Patellofemoral Pain Syndrome (PFPS): Chronic Knee Pain

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Patellofemoral pain syndrome (PFPS), more commonly recognized as chronic knee pain, is a very common musculoskeletal disorder that affects individuals of all ages. In fact, it is estimated that 21 to 45 percent of physically active adolescents suffer from this condition, as well as 15 to 33 percent of physically active adults. Despite this frequency, PFPS diagnosis is primarily seen in 15 to 30 year old female patients.

The most common symptom we see with the diagnosis of PFPS is retropatellar pain (pain between the kneecap & thigh bone) or diffused peripatellar pain (vague pain around the kneecap) during weight-bearing activities like running, stair navigation, and squatting, as well as pain with prolonged sitting. The issue is also chronic, as we see nearly 70 to 90 percent of patients with PFPS exhibiting repeated episodes. It’s found that 74 percent of patients with PFPS at a 5 year follow up reported they still had limited physical activity due to their knee pain.

Luckily, there are treatment options available to those suffering with this condition. Through the improving of muscular strength and endurance of the thighs & hips (quadriceps, hip external rotators, and hip abductors), many individuals can see decreased pain and improved physical ability. In the same vein, working the neuromuscular control of these muscle groups in weight bearing positions or during sport specific exercises can also contribute to positive outcomes. Given that factors like lack of ankle dorsiflexion or excessive pronation have been shown to contribute to PFPS, the treatment of these limitations can decrease the patient’s pain as well.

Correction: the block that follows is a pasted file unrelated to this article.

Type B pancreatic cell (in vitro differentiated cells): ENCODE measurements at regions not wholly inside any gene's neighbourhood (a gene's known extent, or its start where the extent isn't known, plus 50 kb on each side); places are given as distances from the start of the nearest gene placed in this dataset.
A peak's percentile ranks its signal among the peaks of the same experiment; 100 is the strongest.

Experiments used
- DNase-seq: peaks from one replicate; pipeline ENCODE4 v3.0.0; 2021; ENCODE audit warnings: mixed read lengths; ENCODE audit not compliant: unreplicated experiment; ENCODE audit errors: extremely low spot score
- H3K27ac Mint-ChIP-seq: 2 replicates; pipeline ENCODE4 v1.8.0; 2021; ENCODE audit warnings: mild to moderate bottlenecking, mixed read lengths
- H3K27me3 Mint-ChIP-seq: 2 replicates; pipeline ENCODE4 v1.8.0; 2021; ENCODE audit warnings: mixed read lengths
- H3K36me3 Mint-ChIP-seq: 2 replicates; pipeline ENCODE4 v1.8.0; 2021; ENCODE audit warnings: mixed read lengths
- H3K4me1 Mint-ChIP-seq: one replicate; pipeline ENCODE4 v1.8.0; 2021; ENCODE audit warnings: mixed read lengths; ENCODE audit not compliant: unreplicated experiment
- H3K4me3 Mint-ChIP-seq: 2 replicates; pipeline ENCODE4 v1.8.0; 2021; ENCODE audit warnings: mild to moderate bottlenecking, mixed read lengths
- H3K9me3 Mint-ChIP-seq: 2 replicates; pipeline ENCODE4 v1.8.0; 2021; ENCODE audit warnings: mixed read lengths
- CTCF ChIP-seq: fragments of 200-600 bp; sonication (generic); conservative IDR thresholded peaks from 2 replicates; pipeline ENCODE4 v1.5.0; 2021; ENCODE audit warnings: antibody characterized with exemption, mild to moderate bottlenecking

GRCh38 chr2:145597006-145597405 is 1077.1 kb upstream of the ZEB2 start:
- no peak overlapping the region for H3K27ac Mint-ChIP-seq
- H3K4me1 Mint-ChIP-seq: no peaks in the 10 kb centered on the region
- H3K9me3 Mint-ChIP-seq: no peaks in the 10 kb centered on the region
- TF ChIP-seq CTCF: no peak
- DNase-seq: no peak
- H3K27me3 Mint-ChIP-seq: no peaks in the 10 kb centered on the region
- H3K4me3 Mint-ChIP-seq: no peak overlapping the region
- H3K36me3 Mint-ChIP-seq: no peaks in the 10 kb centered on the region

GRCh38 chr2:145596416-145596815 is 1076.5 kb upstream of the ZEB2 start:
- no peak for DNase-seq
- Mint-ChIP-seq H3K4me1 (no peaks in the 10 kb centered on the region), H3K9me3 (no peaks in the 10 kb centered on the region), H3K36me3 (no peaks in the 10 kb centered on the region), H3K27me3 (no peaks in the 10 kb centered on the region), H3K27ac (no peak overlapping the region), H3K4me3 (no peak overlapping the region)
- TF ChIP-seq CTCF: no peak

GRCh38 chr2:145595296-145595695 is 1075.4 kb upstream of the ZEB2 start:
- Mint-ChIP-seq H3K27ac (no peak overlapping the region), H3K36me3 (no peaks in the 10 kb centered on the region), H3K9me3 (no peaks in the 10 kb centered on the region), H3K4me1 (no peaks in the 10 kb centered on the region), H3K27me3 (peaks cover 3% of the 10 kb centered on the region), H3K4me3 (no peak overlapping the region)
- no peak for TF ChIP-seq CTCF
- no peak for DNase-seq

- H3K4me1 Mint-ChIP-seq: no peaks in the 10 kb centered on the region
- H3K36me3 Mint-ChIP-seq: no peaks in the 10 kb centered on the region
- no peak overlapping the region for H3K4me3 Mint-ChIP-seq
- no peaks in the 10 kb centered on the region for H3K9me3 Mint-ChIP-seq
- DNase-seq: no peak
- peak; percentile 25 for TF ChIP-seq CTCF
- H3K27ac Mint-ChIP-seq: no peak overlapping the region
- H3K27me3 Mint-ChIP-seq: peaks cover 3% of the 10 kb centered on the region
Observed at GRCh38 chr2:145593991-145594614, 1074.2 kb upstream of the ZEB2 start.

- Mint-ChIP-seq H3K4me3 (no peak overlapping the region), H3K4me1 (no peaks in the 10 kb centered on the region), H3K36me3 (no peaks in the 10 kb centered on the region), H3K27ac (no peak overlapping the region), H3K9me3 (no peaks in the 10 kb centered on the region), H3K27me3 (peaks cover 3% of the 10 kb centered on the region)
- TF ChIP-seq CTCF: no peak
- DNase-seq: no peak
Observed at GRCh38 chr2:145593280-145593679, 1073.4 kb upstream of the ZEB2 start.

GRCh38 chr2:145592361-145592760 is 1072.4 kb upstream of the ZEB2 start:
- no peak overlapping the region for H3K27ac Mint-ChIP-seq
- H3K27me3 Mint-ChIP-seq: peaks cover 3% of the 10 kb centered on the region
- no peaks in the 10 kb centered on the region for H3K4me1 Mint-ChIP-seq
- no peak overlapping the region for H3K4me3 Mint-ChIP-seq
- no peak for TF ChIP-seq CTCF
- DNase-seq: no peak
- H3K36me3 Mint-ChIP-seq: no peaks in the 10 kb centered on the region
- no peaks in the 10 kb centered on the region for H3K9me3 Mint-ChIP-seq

If you are suffering from chronic knee pain it is possible to reduce discomfort and get back to an active lifestyle with the help of a physical therapist. Request an appointment with one of our expert PTs here: https://ptsolutions.com/patient-center/request-an-appointment/.

 


 

About the PT

Jordan Noffey is a physical therapist and certified strength and conditioning specialist. He earned his Bachelors of Science degree in Exercise Science from West Chester University of Pennsylvania and went on to complete his Doctorate of Physical Therapy at Upstate Medical University in Syracuse, New York.  During completion of his graduate degree, Jordan gained valuable experience and knowledge in the field of exercise, health, and wellness as he worked as a strength and conditioning coach as well as a personal trainer. His interests evolved throughout graduate school and led to research in testing hip strength in patients with foot and ankle conditions. This research was later presented at the Mid-Atlantic Chapter of American College of Sports Medicine Conference. Jordan is passionate about treating athletes of all ages and skill levels, as well as returning them to their activities in a condition in which they can perform better than previously with less risk of injury.